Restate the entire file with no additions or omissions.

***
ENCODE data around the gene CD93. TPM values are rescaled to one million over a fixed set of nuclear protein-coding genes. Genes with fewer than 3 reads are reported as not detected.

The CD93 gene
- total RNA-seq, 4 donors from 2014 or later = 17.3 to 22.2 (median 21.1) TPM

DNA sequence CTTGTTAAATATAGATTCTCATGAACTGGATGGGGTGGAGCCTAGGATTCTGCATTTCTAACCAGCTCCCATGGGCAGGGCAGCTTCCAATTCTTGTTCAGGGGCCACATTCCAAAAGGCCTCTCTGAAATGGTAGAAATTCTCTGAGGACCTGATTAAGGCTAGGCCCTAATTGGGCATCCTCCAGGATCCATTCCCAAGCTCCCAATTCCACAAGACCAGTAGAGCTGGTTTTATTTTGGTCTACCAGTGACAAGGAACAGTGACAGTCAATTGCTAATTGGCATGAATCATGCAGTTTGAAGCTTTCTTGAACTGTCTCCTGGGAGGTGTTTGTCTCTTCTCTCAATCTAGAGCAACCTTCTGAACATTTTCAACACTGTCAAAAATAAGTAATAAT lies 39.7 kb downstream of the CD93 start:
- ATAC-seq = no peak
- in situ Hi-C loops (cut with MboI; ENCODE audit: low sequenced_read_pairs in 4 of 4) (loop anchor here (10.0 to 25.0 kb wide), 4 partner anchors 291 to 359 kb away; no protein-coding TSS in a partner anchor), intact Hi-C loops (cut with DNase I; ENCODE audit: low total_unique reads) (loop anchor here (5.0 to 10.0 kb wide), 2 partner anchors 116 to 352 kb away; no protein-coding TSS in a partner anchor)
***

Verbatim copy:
ENCODE data around the gene CD93. TPM values are rescaled to one million over a fixed set of nuclear protein-coding genes. Genes with fewer than 3 reads are reported as not detected.

The CD93 gene
- total RNA-seq, 4 donors from 2014 or later = 17.3 to 22.2 (median 21.1) TPM

DNA sequence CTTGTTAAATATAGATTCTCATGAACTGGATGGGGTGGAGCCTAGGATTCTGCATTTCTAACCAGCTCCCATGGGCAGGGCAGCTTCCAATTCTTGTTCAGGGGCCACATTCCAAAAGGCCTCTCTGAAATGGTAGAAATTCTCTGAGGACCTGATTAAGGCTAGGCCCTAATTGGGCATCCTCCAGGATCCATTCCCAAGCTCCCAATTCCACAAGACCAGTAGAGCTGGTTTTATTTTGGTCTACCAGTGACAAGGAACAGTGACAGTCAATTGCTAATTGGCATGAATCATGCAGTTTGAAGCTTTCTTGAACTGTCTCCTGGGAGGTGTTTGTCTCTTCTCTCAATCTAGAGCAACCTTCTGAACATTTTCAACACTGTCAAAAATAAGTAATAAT lies 39.7 kb downstream of the CD93 start:
- ATAC-seq = no peak
- in situ Hi-C loops (cut with MboI; ENCODE audit: low sequenced_read_pairs in 4 of 4) (loop anchor here (10.0 to 25.0 kb wide), 4 partner anchors 291 to 359 kb away; no protein-coding TSS in a partner anchor), intact Hi-C loops (cut with DNase I; ENCODE audit: low total_unique reads) (loop anchor here (5.0 to 10.0 kb wide), 2 partner anchors 116 to 352 kb away; no protein-coding TSS in a partner anchor)